It is important to note that when researchers use existing sources, they must properly cite those sources. Citing sources is a fundamental component of academic research, allowing readers to locate and evaluate the evidence used to support the study’s findings. Improper citation or plagiarism, the act of using someone else’s work without giving proper credit, is a serious ethical violation in the academic community.

In the case of the hygiene study, a literature review might uncover studies on personal hygiene practices in different cultures, the psychological effects of poor hygiene, or the relationship between hygiene and social status. By reviewing existing literature, the researcher gains a deeper understanding of the topic, identifies gaps in the current knowledge, and positions the study to contribute to the field.

Formulate a Hypothesis

The scientific method is a process that sociologists use to study human behavior. Sociologists use a variety of methods, such as experiments, surveys, and field research, to study human interactions. Humans and their interactions are very complex and diverse, but scientific models are useful for studying human behavior because they establish clear parameters to ensure objective and accurate results.

The scientific method involves developing and testing theories about the world based on empirical evidence. This method is defined by its commitment to the systematic observation of the empirical world and strives to be objective, critical, skeptical, and logical. The scientific method is a series of prescribed steps that have been established over centuries of scholarship.

Sociologists tackle questions about the role of social characteristics in outcomes. They might study environmental influences and patterns of behavior that lead to crime, substance abuse, divorce, poverty, unplanned pregnancies, or illness. But sociological studies are not all focused on negative behaviors or challenging situations. Researchers might study vacation trends, healthy eating habits, neighborhood organizations, higher education patterns, games, parks, and exercise habits.

The first step of the scientific method is to ask a question, describe a problem, and identify the specific area of interest. The topic should be narrow enough to study within a geography and time frame. For example, “What do personal hygiene habits reveal about the values of students at XYZ High School?” is too narrow. In contrast, “Are societies capable of sustained happiness?” is too broad. Sociologists define their terms carefully and operationalize the variables to ensure consistent and replicable data.

The next step is to conduct background research through a literature review. Researchers, including student researchers, are responsible for citing existing sources they use in a study or that inform their work. This step helps researchers gain a broad understanding of work previously conducted on the topic at hand and enables them to position their own research to build on prior knowledge.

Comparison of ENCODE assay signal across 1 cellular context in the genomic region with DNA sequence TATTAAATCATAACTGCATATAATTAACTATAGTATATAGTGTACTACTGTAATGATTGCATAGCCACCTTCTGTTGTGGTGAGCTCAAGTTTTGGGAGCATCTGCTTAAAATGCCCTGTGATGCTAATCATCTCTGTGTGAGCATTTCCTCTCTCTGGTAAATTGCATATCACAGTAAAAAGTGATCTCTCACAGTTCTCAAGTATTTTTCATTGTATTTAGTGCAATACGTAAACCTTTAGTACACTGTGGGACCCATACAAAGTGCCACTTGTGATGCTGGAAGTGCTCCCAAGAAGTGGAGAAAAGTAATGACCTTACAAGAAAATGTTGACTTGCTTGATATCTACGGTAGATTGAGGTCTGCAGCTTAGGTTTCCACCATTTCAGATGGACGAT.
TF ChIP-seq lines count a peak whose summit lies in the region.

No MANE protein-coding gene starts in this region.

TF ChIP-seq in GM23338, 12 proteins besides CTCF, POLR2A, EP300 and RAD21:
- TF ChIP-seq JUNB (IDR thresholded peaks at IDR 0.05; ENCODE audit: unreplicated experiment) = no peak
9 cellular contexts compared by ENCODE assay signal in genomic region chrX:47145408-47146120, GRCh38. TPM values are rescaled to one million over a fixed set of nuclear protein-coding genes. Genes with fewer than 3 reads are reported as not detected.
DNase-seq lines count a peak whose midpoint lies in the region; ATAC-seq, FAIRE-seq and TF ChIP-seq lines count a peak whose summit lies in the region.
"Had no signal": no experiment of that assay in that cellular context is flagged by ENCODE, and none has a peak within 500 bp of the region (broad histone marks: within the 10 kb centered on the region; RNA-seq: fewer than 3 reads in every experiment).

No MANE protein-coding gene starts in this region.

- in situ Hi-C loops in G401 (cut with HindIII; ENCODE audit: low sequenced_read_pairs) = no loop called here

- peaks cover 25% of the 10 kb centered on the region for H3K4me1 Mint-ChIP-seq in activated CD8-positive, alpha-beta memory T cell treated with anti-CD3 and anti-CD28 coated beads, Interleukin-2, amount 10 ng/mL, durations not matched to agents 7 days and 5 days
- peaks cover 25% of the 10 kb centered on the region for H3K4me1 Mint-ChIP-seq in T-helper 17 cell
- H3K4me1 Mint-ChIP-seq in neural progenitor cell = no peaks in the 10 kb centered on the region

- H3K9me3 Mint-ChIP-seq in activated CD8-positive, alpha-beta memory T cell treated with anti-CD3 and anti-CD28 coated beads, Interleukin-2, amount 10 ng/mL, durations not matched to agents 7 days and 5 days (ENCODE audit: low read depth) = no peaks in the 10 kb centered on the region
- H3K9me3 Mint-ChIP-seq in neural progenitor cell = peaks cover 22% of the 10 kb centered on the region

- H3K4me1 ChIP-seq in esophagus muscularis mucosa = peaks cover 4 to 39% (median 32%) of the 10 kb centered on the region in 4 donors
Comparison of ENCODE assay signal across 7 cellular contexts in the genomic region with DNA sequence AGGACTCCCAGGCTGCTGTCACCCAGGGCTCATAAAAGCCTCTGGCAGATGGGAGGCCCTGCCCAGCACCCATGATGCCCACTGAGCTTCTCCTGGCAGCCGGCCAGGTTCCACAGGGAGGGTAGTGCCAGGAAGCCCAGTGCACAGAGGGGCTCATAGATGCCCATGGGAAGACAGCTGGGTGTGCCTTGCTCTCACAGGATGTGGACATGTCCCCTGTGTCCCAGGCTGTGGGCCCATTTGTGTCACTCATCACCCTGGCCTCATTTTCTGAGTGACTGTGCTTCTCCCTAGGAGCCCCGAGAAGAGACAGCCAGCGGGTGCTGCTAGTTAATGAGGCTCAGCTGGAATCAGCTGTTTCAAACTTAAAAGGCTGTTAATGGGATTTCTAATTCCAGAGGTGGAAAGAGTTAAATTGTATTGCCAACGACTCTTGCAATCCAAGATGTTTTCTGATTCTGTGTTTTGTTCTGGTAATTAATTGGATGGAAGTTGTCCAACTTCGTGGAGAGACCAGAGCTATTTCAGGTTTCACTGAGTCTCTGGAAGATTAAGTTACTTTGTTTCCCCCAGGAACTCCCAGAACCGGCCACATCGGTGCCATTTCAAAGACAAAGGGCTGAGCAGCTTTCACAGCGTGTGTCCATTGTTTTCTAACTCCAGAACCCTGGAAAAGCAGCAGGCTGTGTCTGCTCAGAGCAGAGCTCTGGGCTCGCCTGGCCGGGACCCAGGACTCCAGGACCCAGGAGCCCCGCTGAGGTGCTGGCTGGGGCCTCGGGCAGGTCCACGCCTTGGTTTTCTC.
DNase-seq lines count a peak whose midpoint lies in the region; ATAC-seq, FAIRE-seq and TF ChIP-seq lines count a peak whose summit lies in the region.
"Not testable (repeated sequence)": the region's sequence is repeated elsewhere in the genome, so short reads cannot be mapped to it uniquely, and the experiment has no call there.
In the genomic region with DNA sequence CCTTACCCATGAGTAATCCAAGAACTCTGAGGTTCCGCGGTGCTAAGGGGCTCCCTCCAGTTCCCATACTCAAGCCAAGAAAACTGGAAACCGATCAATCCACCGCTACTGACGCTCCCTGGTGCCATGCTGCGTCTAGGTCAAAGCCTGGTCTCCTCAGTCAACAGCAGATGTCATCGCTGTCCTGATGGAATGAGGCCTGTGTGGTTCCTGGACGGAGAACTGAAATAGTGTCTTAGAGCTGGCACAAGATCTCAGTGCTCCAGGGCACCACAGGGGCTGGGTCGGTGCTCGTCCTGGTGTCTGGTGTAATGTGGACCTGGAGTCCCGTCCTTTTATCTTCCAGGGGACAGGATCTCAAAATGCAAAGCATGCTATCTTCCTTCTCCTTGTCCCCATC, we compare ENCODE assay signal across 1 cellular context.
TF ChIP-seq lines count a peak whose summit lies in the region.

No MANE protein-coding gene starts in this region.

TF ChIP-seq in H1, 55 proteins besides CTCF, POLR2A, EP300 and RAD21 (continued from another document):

A hypothesis is an assumption about how two or more variables are related. In sociology, the hypothesis will often predict how one form of human behavior influences another. The independent variable is the cause of the change, while the dependent variable is the effect or thing that is changed. Researchers operationalize the variables to measure them and establish consistency and replicability in a study.

It is important to note that a hypothesis does not guarantee the study’s outcome. Sociologists analyze general patterns in response to a study, but they are equally interested in exceptions to patterns. Results may vary, and sociologists are interested in all outcomes. Once the hypothesis is established, the next research steps include designing and conducting a study and drawing conclusions.

Interpretive Frameworks

Sociologists often utilize the scientific method as a research approach, which involves developing and testing theories about the world based on empirical evidence. However, some sociologists approach research from an interpretive framework, which seeks to understand social worlds from the participant’s point of view. This approach focuses on in-depth knowledge and understanding rather than generalizable results.

Interpretive research is generally more descriptive or narrative in its findings. Unlike the scientific method, which typically involves formulating a hypothesis and a method for testing it, an interpretive researcher develops approaches to explore the topic at hand that may involve a significant amount of direct observation or interaction with subjects. This type of researcher learns as they proceed and sometimes adjusts the research methods or processes midway to optimize findings as they evolve.